The Burglary: The Discovery of J. Edgar Hoover’s Secret FBI, by Betty Medsger

Nine stars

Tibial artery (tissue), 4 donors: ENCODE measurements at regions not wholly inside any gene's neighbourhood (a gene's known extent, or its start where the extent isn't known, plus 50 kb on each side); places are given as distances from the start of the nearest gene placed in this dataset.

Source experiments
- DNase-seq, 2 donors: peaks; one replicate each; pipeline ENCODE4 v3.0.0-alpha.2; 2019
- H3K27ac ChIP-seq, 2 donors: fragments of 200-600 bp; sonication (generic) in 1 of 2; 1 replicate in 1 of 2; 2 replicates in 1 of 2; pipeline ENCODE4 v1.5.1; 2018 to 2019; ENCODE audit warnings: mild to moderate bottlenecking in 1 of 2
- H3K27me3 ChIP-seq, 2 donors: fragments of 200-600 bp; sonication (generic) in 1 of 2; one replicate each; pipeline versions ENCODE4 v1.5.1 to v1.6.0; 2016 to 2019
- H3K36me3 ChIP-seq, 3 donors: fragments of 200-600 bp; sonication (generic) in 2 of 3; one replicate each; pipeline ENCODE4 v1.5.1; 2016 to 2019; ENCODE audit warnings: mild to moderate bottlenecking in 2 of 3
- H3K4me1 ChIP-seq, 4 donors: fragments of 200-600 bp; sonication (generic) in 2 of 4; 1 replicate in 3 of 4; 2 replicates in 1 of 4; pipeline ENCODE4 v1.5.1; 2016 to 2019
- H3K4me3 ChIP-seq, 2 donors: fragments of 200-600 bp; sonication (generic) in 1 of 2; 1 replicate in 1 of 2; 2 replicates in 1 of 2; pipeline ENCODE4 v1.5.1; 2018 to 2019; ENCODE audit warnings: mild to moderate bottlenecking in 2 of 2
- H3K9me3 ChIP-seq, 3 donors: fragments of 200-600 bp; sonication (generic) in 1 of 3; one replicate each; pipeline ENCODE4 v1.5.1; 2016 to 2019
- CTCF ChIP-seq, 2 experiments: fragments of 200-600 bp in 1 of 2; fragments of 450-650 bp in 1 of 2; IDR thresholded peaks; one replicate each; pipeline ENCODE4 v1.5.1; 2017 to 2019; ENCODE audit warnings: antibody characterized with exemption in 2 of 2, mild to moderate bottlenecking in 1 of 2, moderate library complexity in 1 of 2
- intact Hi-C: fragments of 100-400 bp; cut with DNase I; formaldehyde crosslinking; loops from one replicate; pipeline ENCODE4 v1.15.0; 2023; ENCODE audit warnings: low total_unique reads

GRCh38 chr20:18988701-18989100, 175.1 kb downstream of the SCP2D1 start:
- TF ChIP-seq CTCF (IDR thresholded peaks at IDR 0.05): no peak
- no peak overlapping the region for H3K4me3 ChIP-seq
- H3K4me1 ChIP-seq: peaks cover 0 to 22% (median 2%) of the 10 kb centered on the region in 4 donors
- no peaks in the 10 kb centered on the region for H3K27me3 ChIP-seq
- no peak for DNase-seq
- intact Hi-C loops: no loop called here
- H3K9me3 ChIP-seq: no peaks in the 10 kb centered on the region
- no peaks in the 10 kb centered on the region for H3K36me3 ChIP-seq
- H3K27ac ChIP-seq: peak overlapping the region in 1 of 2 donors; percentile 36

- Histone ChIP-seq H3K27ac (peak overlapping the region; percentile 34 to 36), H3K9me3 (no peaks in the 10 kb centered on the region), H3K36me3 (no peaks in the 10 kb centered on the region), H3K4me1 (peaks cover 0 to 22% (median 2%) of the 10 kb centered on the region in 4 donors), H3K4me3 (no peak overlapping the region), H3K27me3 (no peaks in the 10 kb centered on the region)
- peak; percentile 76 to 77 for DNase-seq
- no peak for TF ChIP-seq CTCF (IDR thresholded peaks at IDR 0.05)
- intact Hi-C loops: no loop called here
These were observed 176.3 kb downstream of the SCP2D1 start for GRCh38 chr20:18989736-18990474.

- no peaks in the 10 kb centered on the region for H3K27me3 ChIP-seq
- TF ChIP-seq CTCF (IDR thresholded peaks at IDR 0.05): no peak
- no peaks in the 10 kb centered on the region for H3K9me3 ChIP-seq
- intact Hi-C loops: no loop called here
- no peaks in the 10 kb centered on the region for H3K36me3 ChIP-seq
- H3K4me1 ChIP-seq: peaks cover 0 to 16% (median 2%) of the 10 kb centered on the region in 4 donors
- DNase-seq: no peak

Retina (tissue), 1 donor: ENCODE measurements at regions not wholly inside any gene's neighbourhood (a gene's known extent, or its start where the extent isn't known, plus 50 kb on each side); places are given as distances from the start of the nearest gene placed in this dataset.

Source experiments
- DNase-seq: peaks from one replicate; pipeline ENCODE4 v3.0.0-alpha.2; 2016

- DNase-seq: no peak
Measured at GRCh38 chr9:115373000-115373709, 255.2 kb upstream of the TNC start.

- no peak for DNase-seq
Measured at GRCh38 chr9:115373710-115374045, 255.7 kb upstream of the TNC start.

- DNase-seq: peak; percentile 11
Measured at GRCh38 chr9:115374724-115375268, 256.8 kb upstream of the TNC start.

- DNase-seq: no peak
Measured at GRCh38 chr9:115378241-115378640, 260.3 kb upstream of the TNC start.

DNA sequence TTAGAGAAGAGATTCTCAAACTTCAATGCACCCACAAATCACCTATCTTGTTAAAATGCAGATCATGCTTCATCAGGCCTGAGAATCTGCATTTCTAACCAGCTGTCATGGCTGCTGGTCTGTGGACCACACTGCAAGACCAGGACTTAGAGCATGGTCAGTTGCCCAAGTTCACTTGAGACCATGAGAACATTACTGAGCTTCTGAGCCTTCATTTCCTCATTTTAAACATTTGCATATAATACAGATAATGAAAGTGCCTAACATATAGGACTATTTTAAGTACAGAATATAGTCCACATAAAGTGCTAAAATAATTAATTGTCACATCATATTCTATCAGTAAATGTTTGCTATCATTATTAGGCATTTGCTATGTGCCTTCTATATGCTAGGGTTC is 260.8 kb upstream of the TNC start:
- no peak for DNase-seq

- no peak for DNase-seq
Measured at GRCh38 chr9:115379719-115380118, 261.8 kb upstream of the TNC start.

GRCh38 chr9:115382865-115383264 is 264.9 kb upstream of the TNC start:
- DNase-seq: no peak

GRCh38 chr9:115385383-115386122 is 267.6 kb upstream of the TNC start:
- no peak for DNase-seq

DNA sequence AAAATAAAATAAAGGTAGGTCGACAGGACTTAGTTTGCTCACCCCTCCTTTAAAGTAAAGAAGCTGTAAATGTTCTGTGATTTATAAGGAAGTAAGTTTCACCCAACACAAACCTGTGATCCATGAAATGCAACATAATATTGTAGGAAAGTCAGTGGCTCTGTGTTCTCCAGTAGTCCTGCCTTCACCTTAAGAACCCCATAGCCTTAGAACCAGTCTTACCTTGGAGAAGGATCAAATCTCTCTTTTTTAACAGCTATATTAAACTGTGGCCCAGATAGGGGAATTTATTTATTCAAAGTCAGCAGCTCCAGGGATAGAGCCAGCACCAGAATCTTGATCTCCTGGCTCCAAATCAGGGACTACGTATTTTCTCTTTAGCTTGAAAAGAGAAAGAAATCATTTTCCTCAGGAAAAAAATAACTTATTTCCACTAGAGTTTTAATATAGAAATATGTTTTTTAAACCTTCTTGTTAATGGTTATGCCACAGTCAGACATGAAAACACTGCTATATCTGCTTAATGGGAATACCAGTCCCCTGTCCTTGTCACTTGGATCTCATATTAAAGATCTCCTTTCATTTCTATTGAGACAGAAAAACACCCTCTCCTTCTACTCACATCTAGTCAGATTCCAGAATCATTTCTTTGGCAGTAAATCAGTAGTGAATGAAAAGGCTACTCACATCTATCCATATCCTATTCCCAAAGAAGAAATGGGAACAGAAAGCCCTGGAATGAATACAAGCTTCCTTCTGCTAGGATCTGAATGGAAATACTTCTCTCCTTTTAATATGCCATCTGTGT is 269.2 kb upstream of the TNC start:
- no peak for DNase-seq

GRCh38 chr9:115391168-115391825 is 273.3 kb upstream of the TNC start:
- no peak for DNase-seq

In this high-impact book, Betty Medsger thoroughly explores a 1971 break-in of a small FBI office that turned the entire Agency and its most prominent director, J. Edgar Hoover, on their heads. When a small group decided to undertake a break-in of the Media, Pennsylvania FBI office to protest the power and corrupt nature of the Agency, no one knew what they were going to find. Thoroughly planning and casing the offices, this small group planned and prepared, hoping to make a statement by stealing some of the files and making sure they were handed over for publication. After undertaking an almost flawless break-in during a seminal sporting event, the burglary took in an interesting turn when the group stole most of the files from the office. These files included scathing memos, written by FBI Director Hoover himself, about secret missions the Agency had been undertaking for decades, including secret blackmail files on numerous people of notoriety, suppression techniques the Agency would take against various protestors, and an all-out heightened campaign of racial inequality, including coordinated acts to ensure civil liberties were not supported in America’s South. The group chose specific media outlets—including the author—and high-ranking politicians, in hopes of revealing some of the horrible missions Hoover sponsored or encouraged. It sought also to shed a strong light on the antics being undertaken by various US Administrations to suppress dissident groups, sometimes devised by Hoover and foisted upon the Attorney General and President (likely through blackmail). When media outlets began buzzing with the news (and presenting some of it to its readers), Hoover turned to rounding them up by putting all available resources into identifying the burglars. Additionally, sure the perpetrators came from a select group, he undertook a sting operation at a draft office and had many protestors arrested for crimes committed there, sure that people would leak what they knew. Unable to stand by and watch, Congress undertook its own investigation, culminating in the Church Committee, which sought not only to examine the severity of the information found in the memos, but to rewrite the covert nature of America’s various intelligence agencies. This may have been the most damning part of the entire fallout. During the latter portion of the book, Medsger explores these burglars, none of whom were ever identified during the five years the FBI sought to find them, before the statute of limitations expired. She offers up biographical and follow-up information to show that these people were more than simply vigilantes seeking to smear the Agency at a time when government resistance was at its height. With the Vietnam War in full swing, the country was almost unrecognisable and those seeking to speak out were often muted or violently suppressed. Unveiling some of the horrible, government-sanctioned means of silencing the protestors shows the lengths to which the US Government would go to push its plans forward, even when the majority felt diametrically opposed to the actions of their elected officials. A stellar piece of work that many with a keen interest in American politics and intelligence gathering will find enlightening. I know I was blown away with what I learned throughout.